First, people were asked to shift the tower, then they were asked to explain the way they did it to another person. People explaining typically used gestures to do this, as this is much easier. Those gestures were either one-handed or two-handed, and this made a major difference.

The professors changed the weight of the smallest slice so it could no longer be moved with one hand – it now required two. People who had demonstrated with two hands found no problem with this change. But for those using one-handed gestures, it took longer, and the more the gestures had been one-handed, the longer the puzzle took.

To confirm that gestures affect learning, the professors carried out the second experiment. This had the same start as the previous one, using a top slice that could be moved one-handed if the person so chose. This time, people were not asked to explain their solution, so there were no gestures. The tower puzzle was completed a second time, then the professors swapped in the top slice requiring two hands.

Whether people had previously moved the top slice one-handed or two-handed made no difference. Both groups did the puzzle in the same time.

So the process of gesturing cements learning, whether right or wrong.

The professors pointed out the potential of this. Gesturing yourself while learning, or building this into teaching when others are learning, is an easy way to accelerate learning, even for subjects such as mathematics. Just make sure you get the right gestures!

January 6, 2011 Posted by | Brain, Learning, Success | Leave a comment

Udiet: The Designer Diet.

2010 was stuffed with research published on the topic of weight management – how best to take weight off and how best to keep it off.

Udiet is a look at the most interesting findings from 2010, and to kick the story off, 2011 has already seen further work published on the first topic – why a diet has to be designed around you.

Medical research is full of studies that mention ‘responders’ and ‘non-responders’. A particular course of treatment should work for the general population, but in practice some respond as predicted, and some simply don’t, or worse.

Two days ago it was announced that Johnson and Johnson agreed to commercialise an invention of Dr Daniel Haber and colleagues. They have found a way to take a small blood sample and scan it for signs of a number of different cancers. The device gives results in 8 hours and also supplies information of the genetic profile of any cancer.

The device was invented over 2 years ago but Haber and team have been working to take it out of the lab setting and make it general purpose. Other teams are developing other devices with the same aim in mind.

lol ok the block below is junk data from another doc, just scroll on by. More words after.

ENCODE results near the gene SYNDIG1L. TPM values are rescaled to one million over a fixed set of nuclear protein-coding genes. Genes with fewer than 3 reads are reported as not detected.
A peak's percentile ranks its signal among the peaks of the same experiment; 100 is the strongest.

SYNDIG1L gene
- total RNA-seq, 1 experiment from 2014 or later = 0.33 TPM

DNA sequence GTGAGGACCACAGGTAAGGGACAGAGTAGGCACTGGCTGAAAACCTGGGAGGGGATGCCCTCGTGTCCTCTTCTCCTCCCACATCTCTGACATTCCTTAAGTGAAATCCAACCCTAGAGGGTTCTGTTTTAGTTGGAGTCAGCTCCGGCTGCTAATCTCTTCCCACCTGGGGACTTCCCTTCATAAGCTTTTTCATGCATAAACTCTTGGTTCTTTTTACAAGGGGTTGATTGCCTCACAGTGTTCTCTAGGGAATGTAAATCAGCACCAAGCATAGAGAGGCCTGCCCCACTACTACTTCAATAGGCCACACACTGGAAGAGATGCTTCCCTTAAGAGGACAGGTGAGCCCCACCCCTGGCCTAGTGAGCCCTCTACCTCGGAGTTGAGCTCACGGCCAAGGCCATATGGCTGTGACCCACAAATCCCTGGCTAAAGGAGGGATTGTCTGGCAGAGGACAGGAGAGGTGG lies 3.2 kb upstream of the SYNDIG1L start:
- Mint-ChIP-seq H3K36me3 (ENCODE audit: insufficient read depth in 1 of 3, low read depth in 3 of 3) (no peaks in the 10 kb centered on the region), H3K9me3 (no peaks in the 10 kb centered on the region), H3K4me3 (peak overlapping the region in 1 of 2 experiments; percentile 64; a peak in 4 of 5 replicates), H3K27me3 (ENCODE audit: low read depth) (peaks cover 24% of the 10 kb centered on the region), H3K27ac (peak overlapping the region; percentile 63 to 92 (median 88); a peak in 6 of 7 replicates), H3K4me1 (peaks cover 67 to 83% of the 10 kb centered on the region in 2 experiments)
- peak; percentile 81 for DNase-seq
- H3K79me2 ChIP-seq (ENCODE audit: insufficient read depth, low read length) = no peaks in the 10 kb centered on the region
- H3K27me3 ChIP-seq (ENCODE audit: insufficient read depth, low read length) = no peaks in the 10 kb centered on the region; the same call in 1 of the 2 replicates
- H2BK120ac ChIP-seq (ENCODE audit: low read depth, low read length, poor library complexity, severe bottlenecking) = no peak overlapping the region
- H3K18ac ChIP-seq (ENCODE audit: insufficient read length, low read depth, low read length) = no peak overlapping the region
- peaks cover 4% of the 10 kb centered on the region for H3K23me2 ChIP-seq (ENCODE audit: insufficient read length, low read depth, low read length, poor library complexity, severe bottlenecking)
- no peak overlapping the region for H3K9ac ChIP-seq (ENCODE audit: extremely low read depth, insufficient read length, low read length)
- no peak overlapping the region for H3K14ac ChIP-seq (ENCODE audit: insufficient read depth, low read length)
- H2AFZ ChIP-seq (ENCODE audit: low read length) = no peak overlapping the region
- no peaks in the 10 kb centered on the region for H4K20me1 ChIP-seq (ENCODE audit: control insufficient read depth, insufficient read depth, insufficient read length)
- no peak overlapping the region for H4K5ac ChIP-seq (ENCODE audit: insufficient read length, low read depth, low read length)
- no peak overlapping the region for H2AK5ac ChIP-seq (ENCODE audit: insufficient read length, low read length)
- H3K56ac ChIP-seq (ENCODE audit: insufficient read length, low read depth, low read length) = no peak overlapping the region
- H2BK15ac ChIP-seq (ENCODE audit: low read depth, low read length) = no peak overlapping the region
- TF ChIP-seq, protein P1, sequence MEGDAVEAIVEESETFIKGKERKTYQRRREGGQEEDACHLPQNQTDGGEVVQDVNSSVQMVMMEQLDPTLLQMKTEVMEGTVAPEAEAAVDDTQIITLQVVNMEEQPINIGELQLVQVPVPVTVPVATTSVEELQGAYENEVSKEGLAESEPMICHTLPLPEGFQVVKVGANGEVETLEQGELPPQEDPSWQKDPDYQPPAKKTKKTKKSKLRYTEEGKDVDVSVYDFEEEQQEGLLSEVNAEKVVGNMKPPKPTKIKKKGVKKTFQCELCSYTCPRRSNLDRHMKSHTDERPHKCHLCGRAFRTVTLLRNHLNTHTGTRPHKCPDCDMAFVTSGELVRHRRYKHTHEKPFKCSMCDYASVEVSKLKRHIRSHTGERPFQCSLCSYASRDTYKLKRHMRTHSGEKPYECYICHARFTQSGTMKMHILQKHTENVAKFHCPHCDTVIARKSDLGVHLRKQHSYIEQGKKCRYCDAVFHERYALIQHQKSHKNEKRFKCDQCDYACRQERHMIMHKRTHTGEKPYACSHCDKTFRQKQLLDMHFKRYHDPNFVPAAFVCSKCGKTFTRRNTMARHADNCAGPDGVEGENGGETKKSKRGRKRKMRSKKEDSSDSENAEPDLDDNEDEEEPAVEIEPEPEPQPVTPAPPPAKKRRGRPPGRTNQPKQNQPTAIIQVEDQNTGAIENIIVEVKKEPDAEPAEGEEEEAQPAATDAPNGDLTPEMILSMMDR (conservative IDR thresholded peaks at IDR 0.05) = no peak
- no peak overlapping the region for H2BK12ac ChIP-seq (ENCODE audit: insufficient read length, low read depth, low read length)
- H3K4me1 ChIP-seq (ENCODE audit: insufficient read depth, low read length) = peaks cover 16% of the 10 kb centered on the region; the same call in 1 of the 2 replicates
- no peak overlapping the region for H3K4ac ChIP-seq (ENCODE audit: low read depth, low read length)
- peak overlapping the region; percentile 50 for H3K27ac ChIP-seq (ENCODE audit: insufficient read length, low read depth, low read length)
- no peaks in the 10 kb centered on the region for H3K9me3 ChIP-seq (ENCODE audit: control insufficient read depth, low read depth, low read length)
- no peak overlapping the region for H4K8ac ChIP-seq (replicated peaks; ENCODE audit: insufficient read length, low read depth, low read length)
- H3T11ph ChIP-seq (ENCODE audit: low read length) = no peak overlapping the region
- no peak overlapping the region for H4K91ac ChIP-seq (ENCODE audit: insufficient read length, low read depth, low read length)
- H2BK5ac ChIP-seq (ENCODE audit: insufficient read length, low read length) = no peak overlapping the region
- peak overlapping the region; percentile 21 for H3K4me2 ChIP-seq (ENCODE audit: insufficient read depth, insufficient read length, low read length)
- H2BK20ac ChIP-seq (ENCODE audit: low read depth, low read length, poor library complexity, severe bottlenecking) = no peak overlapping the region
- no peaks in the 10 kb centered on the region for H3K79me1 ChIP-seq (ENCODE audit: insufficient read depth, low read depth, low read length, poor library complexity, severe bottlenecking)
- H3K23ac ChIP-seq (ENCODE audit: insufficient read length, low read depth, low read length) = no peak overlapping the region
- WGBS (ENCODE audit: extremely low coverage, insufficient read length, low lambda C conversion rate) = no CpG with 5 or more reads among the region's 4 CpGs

Currently, a number of cancer treatments are on the basis of applying treatment then waiting several weeks to see if the patient is a responder. The aim of these new devices is to get the correct profile in advance, so you know what the cancer will respond to. Cancer treatment designed around you.

Yesterday, it was the turn of hepatitis-C to figure in the news. Standard treatment works for responders, but only about half of patients fall into this category. Non-responders need different treatment. Dr Matthew L Albert and Dr Stanislas Pol have found a biomarker that predicts whether a patient is a responder or not, and they are working with Rules Based Medicine Inc to bring this to the market.

2010 showed that the idea of responders and non-responders works in weight management. What works for one person, or for most, may not work for you.

Hence the Udiet – the diet designed around you. We publish the findings of 2010. Keeping in mind the concept of responders and non-responders, you apply the ones that work for you.

January 6, 2011 Posted by | Diet, Obesity, Psychology, Success, Weight management | Leave a comment

Eating well?

Two stories published today illustrate the difference between how well people think they eat and how well they really eat.

In Ecuador, Dr Simin Nikbin Meydani examined the diet and health of 350 men and women aged 65+ living in 3 poor neighbourhoods around the capital, Quito. Despite being poor, these people seemed to be eating well, with 33% of the men overweight and 55% of the women overweight.

In reality, their diet was heavily based on white rice, potatoes, sugar and white bread. Foods to provide micronutrients, such as chicken, legumes, fruit and vegetables, were sparse.

Using standard definitions, the team found that 19% of the men and 81% of the women had metabolic syndrome. High levels of C-reactive protein, a marker associated with cardiovascular disease risk, were found in 50% of the population. By analysing diet components, the team was able to tie risk of metabolic syndrome to under-consumption of vitamin C and vitamin E in this population.

The research was published in Public Health Nutrition.

Meanwhile, in the US, a survey of over 1,200 people found that many thought they were eating better than they really were.

53% thought their diet was somewhat healthy, 32% thought very healthy and 6% thought extremely healthy.

However, only 30% ate their 5 portions of fruit and vegetables a day, only half watched how many sweets they ate and 43% drank at least one can of sugar-sweetened beverage each day.

Of those who said they were at a healthy weight, 30% were clinically in the overweight range, and 35% were obese.

While 81% claimed to be active, the average amount of time spent moderately active was one hour, with a large chunk clocking up 5 hours per day sitting down.

The study was conducted by Consumer Reports.

January 4, 2011 Posted by | Activity, CVD - cardiovascular disease, Diet, Fruit, Gender, Health, Metabolic syndrome, Obesity, Soft drinks, Success, Sugar, United States, Vegetables, Vitamin C - ascorbic acid, Vitamin E, Weight management | Leave a comment